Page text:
Be Kind to Your Drivetrain
Propeller shafts and their accoutrements are pretty tough, but poor maintenance can shorten their life spans.
One of the easiest chores on a boat is maintaining the drivetrain, arguably the most basic, most reliable onboard system. A typical shaft-and-propeller drivetrain is comprised of simple components that last for decades and demand just basic TLC—-unless you hit something and knock things out of whack, or you want to fix something that ain’t broke. I’ll bet that, somewhere, there’s a century-old stuffing box that’s still working fine, needing only repacking every few years. If you’re a “hands-off” owner, drivetrain maintenance is just the thing.
But that doesn’t mean you can completely ignore your drivetrain. If you do, after a number of years you might find water coming in around the propeller shaft, thanks to worn-out packing or a rotted shaft-seal bellows, a situation whose consequences can range from annoying to catastrophic. While a cascade of unwanted seawater is most dramatic, there are other, more insidious, consequences of drivetrain neglect, including worn engine mounts and excessive vibration. Fortunately, it’s easy to prevent all of the above.
A Drivetrain by Any Other Name
Many experts consider the drivetrain to be the string of components between the gearbox and propeller, starting at the shaft coupling. I disagree. I say the drivetrain starts with the engine mounts. In most boats, they transfer the thrust of the propeller to the hull. The prop pushes against the shaft, the shaft against the gearbox (there’s a thrust bearing inside), the gearbox is bolted to the engine and the engine’s attached to the boat via its mounts. A solid mount is best at -transferring prop thrust, but also transfers vibration to the hull; a super-soft mount makes for a nice ride, but lets the engine shift too much. It’s a compromise, but one with a good, albeit costly, workaround; get out your checkbook and keep reading.
Propeller thrust both pushes the engine forward, against the mounts, and imparts a twisting force due to the torque of the spinning blades. These forces gradually wear out the flexible components in the mounts. Since the engine is more often in forward gear than reverse, the twisting causes the mounts on one side to wear out sooner than the other. We’re talking years for this to happen, of course—given the light usage most yachts get, maybe a decade or more. You can’t see the wear, but if your boat starts vibrating underway, and a feeler gauge shows the shaft is properly aligned at rest, maybe one or more engine mounts has gotten soft and is letting the engine shift a bit too far under load. Time to call in an expert. If you’re buying a used boat, especially one that’s been heavily fished, or used for charter, it’s something to check, and to budget for.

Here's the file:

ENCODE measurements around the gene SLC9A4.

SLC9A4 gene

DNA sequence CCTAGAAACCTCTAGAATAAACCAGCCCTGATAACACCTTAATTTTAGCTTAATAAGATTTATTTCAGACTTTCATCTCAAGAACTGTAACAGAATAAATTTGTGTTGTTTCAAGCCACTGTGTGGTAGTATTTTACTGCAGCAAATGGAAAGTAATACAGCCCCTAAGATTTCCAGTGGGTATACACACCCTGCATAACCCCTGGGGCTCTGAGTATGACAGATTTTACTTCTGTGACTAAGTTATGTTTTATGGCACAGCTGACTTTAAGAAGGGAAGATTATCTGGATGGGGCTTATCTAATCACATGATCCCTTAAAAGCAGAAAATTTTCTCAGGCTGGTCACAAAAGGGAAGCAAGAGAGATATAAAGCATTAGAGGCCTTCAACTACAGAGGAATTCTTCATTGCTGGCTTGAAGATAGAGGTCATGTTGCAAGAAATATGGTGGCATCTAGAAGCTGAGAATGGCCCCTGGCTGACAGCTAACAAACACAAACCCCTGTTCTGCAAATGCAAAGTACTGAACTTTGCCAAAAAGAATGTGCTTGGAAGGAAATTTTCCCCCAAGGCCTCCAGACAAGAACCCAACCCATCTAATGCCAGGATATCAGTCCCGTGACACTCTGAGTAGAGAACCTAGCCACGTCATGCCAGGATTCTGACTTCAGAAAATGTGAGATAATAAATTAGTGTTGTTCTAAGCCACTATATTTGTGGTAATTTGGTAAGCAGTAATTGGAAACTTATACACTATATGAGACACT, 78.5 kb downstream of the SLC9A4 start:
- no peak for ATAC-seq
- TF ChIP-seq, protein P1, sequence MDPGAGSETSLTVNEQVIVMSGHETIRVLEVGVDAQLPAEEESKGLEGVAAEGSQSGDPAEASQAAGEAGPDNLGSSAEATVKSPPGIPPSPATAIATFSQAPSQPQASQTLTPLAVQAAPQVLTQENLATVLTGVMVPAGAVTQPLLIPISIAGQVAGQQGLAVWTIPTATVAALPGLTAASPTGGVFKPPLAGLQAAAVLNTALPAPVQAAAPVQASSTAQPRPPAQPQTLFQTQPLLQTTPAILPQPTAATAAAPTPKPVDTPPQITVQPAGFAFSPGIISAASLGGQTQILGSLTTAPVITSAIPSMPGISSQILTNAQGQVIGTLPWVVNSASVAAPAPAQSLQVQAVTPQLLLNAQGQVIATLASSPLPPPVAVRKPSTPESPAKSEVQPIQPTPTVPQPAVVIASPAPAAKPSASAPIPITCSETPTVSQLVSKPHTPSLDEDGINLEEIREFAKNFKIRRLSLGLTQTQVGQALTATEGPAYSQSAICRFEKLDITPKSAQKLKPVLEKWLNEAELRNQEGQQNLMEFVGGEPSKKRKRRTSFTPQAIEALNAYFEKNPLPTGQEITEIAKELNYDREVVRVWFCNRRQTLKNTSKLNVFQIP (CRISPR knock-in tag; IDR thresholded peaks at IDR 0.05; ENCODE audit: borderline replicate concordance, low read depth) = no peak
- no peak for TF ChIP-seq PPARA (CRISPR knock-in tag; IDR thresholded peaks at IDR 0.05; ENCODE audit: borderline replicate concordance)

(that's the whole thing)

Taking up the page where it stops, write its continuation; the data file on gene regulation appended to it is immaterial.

Check the alignment between the gearbox and shaft coupling every once in a while—how often ranges from never, if everything is running smoothly, to often, if you’ve picked up vibration underway, or your engine’s jumping around like a jack-in-the-box, or you’re wearing out Cutless bearings too often, or you’ve hit something hard enough to damage the running gear. But before pulling things apart, take a swim and check that there’s not something wrapped around the shaft.
In wooden-boat days, mechanics would break the coupling before the boat was hauled, so any flexing of the hull when out of the water— common with wooden boats—wouldn’t throw things out of whack. Once the boat was back overboard, the mechanic would check the alignment when reconnecting the coupling flanges. Modern fiberglass boats don’t flex much, so that precaution is seldom observed today. Although it’s still not a bad idea.